He was in his forties before he became involved in job training, starting as a job developer with the Urban League. On May 13, 1965, Lee, Herman Gallegos and James McAllister founded the Organization for Business, Education and Community Advancement in San Francisco’s Mission District, initially as a social services/job training agency for the Mission’s growing Latino population. The agency’s name was changed in 1967 to Arriba Juntos (Upward Together).

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How California Is Falling Further Behind the Nation in Employment

Michael Bernick
Counsel with the international law firm of Duane Morris LLP, a Milken Institute Fellow and former Director of the California Employment Development Department







The state monthly job numbers released last Friday show
California falling further behind the nation in employment growth. The
California unemployment rate throughout the Great Recession has been well above
the national rate, and at 12.4%, the  current state unemployment rate continues to be above the
national rate of 9.6%. However, the main storyline of last week’s job numbers
is California’s payroll job losses.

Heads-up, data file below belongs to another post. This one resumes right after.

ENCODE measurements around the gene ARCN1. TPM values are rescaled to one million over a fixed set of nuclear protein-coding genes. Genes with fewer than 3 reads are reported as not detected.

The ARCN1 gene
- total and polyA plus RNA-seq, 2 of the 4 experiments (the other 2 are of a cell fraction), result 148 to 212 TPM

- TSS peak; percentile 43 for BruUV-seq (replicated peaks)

Overall, the nation lost a net 95,000 payroll jobs in
September 2010. Of this amount, California accounted for a loss of 63,600 net
payroll jobs, far above any other state. New York suffered the second largest
loss at 37,600 jobs. In contrast, several states showed net job gains,
including North Carolina (+10,100 jobs), 

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The Great Automation Scare in California

Michael Bernick
Counsel with the international law firm of Duane Morris LLP, a Milken Institute Fellow and former Director of the California Employment Development Department

When employment professionals in California meet today, as at the recent California Workforce Association gathering in Monterey, a central issue is the following: To what extent is the job losses brought by the Great Recession cyclical, representing the ups and downs of the business cycle? To what extent do these job losses represent structural change in a California economy that will need fewer workers?

We won’t know the answer to this for some time. However, some perspective on this discussion can be gained from going back nearly 50 years in California when we had a similar discussion in state government about technology. In the mid-1960s, California state government was up in arms about the march of automation, and the job losses following automation.

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The Next Health Care Workforce in California

Michael Bernick